I am happy to know that, in addition to promoting languages of India, CIIL also acts as an advisor to the Government on issues related to language policy and language planning. The Institute has had the unique distinction of working on almost all aspects of language and on most major, minor, tribal, lesser-known and endangered languages of India.

I am also glad that this Institute has established five Regional Language Centers (RLCs) and two Urdu Teaching and Research Centers (UTRCs).

I am happy that the Institute, through its schemes such as National Translation Mission (NTM), National Testing Service India (NTS-I) and ‘Bharatavani’, has been working on the creation of resources and technology for developing the languages of India.

I applaud the Institute for striving to further develop classical languages such as Tamil, Sanskrit, Telugu, Kannada, Malayalam and Odia so that these languages of antiquity may be protected and the knowledge encoded in them is made accessible to all.

Golden jubilee is an important milestone in the journey of an institution. It is a time for celebration as well as introspection, a time to revel in the glory of achievements made and a time to set new goals and targets for the future.

Let me take this opportunity to congratulate everyone who toiled hard to take CIIL to this exalted position.

 

My dear sisters and brothers,

The great Indian poet Acharya Dandi, had said that if the light of language does not exist, we will be groping in a dark world.

Language is a tool for intellectual and emotional expression.

It is a vehicle of intergenerational transmission of culture, scientific knowledge and a worldview.

It is the vital, unseen thread that links the past with the present.

It evolves with human evolution and gets nourished by constant use.

Our languages are a crucial part of our history, our culture and our evolution as a society.

In fact, they are the lifeblood of our identity, both individual and collective and our traditions and customs. They play a significant role in creating and strengthening bonds among the people.

In short, our languages permeate every single facet of our day to day life and form the very basis of our civilization.

India is linguistic a treasure trove, a nation widely acknowledged for its extraordinary linguistic and cultural diversity. The plurality and co-existence of multiple languages add color and vitality to our country and makes it unique.

Indian languages have always been celebrated for their scientific structure and phonetic, uncomplicated spellings and clear grammatical rules. Our languages also been vehicles of our vast and highly sophisticated ancient, medieval, and modern literature.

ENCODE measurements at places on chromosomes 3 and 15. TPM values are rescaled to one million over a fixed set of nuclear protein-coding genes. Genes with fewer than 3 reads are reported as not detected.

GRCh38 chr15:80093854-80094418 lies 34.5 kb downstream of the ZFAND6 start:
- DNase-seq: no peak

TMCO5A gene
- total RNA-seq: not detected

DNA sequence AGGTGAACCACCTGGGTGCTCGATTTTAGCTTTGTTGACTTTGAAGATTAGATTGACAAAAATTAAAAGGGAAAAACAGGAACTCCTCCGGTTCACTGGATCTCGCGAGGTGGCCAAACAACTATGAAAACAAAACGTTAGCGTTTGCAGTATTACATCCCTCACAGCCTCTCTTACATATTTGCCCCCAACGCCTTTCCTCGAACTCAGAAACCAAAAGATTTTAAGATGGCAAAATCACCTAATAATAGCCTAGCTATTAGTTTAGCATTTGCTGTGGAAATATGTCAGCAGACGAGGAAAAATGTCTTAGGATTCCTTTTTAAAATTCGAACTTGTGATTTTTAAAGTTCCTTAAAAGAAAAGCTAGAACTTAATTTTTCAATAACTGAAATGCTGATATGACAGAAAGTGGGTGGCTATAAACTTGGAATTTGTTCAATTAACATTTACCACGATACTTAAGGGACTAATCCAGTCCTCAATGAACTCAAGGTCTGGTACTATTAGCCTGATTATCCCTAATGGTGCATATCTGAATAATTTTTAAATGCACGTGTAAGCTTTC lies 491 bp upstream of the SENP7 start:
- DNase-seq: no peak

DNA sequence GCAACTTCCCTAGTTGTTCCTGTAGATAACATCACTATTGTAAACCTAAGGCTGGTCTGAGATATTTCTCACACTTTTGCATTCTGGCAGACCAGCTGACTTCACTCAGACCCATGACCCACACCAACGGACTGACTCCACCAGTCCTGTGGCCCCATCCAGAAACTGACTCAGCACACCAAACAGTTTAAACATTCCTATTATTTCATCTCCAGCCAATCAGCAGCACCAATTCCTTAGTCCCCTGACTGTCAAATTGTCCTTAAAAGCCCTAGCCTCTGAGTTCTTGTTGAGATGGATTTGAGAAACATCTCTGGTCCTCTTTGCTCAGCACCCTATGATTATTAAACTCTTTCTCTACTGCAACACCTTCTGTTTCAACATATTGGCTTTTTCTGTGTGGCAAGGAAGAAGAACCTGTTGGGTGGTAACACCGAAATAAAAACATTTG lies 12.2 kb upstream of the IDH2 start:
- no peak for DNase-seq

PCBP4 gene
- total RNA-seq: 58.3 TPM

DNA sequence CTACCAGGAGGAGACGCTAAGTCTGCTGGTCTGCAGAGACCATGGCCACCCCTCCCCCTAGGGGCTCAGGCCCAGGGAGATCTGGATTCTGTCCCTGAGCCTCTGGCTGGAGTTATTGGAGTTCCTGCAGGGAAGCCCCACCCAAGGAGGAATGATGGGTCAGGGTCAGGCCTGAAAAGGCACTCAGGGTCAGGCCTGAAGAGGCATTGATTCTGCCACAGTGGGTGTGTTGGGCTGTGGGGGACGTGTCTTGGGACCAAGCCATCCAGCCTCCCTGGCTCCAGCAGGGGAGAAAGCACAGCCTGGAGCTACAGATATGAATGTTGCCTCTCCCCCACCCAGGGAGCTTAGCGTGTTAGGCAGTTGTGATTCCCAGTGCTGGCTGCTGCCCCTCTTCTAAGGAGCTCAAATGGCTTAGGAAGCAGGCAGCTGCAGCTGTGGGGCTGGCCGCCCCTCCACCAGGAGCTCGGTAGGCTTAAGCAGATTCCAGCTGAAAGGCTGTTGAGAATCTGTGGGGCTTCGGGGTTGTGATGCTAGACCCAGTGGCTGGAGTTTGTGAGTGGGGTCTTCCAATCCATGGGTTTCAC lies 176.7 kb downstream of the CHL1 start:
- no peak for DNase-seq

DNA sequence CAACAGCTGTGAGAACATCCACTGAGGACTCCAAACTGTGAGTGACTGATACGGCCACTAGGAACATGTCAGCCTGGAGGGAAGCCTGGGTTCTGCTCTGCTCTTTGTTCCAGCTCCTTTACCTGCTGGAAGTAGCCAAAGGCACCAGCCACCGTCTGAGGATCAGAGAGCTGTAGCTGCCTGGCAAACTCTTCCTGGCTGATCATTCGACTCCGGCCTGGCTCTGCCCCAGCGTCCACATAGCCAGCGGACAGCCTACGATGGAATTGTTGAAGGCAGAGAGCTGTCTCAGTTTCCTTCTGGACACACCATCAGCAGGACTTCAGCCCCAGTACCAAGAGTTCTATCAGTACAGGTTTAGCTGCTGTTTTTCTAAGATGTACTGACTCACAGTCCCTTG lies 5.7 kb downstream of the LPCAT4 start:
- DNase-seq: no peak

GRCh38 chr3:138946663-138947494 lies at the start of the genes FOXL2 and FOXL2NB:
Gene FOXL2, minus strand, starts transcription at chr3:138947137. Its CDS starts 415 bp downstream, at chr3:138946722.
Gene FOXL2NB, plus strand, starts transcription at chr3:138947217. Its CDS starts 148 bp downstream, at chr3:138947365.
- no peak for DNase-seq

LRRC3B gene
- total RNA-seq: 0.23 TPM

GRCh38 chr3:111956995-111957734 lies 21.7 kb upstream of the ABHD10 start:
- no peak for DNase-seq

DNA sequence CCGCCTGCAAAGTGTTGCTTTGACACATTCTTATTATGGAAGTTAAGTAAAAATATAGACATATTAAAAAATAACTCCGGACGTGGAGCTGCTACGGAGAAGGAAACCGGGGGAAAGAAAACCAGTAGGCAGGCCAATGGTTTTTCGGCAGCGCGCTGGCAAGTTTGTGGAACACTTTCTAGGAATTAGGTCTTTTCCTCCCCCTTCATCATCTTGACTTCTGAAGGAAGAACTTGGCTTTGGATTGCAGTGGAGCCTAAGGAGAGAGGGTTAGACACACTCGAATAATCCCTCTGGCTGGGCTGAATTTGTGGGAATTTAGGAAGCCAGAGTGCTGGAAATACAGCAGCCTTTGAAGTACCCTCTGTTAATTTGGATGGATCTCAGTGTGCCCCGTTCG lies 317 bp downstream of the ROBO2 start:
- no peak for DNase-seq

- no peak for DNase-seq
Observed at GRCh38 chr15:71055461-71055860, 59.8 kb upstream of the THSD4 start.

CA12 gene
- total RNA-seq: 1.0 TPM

More than 19,500 languages or dialects are spoken in India as mother tongues, according to the Language Census.

There are 121 languages which are spoken by 10,000 or more people in India.

Languages are never static, but dynamic living social phenomena. They grow, shrink, transform, merge, and sadly, die.

It is extremely disheartening to learn that 196 languages of our country are classified as endangered.  We may have to ensure that this number doesn’t increase. We have to protect and preserve our languages and the best and only way is to constantly use them.

Our languages are a repository of our collective knowledge and wisdom which we have amassed over the course of the long journey of our vibrant civilization.

Our tribal languages, many of which are headed towards extinction, are treasure troves of knowledge about a region’s flora, fauna and medicinal plants.

When a language declines, it takes with it an entire knowledge system and a unique perspective of viewing the universe. The traditional livelihood patterns disappear along with their special skills, arts, crafts, cuisine and trade.

A number of factors such as the lack of teaching-learning materials to the proliferation of internet that is dominated by a handful of languages have led to the stagnation of many of our languages.

I have always emphasized the importance of protecting and conserving our unique and rich linguistic heritage.

My dear sisters and brothers,

Language preservation and development needs a multi-pronged approach.

It is the time we rethink and reinvent the entire language education in our country. CIIL has already taken new initiatives. It should continue to be a model in the field of research and development of languages.

We must start by making the mother tongue the medium of instruction in our schools at least at the primary level.

A number of studies conducted all over the world by different expert groups have established the fact that teaching of mother tongue at the initial stages of education gives impetus to the growth of mind and thought and makes children more creative and logical.

We must also not fail to teach our children multiple languages in order to widen the horizon of their understanding of both literature and science.

The inadequate availability of pedagogical materials and technology in several indigenous languages has posed a serious challenge for the country.

Since education is one of the instruments for the growth of self, society and the nation, language or languages should not become the barrier of education.